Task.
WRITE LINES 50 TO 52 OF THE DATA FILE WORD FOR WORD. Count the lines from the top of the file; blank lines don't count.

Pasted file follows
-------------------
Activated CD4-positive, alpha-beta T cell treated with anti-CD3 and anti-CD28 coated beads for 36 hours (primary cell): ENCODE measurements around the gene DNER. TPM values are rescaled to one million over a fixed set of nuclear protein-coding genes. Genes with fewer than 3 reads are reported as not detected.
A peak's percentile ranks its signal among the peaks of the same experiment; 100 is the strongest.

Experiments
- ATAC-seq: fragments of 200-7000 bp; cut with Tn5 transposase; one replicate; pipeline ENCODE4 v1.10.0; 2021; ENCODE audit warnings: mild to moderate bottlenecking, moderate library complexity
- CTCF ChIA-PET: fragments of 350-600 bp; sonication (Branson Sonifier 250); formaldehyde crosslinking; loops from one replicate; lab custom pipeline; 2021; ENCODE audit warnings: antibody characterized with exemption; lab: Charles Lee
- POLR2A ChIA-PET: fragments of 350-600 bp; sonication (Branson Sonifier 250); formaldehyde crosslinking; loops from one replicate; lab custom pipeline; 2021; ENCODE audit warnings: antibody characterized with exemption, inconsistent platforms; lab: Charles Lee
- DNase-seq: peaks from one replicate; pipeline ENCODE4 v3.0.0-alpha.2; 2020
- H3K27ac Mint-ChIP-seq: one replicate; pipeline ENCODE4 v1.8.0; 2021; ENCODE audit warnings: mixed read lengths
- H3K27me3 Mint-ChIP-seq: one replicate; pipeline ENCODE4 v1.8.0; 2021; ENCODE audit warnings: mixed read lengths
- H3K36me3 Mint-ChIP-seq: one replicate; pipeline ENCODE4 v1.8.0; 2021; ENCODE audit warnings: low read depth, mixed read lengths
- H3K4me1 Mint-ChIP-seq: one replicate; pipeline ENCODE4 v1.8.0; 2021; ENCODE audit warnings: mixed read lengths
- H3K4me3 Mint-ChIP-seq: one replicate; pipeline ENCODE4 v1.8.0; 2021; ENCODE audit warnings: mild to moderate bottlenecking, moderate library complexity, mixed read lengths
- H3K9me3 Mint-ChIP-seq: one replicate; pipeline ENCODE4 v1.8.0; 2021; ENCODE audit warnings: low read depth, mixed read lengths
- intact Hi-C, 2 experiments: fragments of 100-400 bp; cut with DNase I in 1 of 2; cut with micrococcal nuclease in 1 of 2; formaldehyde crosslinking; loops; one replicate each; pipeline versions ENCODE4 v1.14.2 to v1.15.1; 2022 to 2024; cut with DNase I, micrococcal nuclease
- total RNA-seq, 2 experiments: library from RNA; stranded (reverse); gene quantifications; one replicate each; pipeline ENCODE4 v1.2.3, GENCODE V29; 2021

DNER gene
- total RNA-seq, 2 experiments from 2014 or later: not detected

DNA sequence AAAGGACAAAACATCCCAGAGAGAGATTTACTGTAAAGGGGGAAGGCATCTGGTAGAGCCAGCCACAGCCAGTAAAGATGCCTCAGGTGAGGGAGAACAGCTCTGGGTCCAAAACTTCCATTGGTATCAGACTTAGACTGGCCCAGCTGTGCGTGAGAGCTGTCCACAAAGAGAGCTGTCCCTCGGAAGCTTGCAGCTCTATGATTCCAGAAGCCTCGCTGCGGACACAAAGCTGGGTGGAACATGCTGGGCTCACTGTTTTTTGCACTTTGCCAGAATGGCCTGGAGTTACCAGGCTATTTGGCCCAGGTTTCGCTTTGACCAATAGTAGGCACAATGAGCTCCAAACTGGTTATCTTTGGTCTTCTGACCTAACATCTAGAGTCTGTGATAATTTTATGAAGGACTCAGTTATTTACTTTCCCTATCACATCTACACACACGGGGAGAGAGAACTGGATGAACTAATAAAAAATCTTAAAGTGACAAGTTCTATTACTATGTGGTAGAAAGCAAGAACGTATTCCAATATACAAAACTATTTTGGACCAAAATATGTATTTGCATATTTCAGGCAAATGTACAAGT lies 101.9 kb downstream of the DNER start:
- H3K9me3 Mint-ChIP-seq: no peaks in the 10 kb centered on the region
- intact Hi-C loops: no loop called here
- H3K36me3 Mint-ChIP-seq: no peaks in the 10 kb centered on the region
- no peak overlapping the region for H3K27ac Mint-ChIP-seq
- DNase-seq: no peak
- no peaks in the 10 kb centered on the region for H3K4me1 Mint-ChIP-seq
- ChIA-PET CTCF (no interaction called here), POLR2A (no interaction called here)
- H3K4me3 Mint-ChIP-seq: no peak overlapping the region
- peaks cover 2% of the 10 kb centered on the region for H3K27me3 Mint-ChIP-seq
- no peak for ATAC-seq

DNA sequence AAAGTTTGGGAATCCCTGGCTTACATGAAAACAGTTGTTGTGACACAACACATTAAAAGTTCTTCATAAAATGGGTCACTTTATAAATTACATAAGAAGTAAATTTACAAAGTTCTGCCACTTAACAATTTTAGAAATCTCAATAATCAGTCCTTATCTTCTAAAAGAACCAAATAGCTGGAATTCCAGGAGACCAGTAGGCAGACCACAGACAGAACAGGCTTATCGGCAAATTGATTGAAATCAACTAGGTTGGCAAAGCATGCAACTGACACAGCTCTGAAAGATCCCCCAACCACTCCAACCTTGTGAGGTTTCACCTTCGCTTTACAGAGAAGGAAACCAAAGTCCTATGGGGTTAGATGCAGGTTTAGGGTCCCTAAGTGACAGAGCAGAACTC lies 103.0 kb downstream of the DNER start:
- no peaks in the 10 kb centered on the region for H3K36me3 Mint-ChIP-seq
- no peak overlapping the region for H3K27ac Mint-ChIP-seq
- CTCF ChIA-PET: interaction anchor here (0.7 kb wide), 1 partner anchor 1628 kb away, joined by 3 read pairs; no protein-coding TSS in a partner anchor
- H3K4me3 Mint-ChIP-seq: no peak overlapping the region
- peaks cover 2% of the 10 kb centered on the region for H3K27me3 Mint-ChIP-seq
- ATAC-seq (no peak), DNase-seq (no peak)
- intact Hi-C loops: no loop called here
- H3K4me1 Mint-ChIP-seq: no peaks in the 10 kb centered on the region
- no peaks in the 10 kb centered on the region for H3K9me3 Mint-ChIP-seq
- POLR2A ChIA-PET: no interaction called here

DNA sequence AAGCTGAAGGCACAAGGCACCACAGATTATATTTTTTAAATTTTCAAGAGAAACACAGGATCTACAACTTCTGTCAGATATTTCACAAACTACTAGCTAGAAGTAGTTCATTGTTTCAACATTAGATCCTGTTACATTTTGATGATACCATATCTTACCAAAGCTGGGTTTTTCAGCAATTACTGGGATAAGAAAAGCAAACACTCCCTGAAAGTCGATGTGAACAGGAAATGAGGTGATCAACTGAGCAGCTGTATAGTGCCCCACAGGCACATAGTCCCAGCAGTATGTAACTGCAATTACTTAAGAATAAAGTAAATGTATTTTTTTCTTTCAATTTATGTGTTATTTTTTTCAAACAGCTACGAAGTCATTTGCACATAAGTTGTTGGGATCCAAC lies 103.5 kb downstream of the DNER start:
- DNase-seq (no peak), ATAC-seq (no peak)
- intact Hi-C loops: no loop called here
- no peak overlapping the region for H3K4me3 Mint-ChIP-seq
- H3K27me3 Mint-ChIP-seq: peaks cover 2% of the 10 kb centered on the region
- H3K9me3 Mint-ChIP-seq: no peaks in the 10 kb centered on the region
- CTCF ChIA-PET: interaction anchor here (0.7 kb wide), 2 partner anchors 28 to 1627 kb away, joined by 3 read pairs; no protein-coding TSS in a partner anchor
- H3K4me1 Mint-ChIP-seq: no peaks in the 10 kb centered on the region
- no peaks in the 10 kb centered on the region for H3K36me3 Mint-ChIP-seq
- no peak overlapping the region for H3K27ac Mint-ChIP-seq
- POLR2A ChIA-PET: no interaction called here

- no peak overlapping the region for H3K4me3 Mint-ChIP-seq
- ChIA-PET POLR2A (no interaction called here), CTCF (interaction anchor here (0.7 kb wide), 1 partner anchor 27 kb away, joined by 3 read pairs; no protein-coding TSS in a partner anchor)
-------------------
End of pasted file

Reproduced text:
- POLR2A ChIA-PET: no interaction called here

- no peak overlapping the region for H3K4me3 Mint-ChIP-seq
- ChIA-PET POLR2A (no interaction called here), CTCF (interaction anchor here (0.7 kb wide), 1 partner anchor 27 kb away, joined by 3 read pairs; no protein-coding TSS in a partner anchor)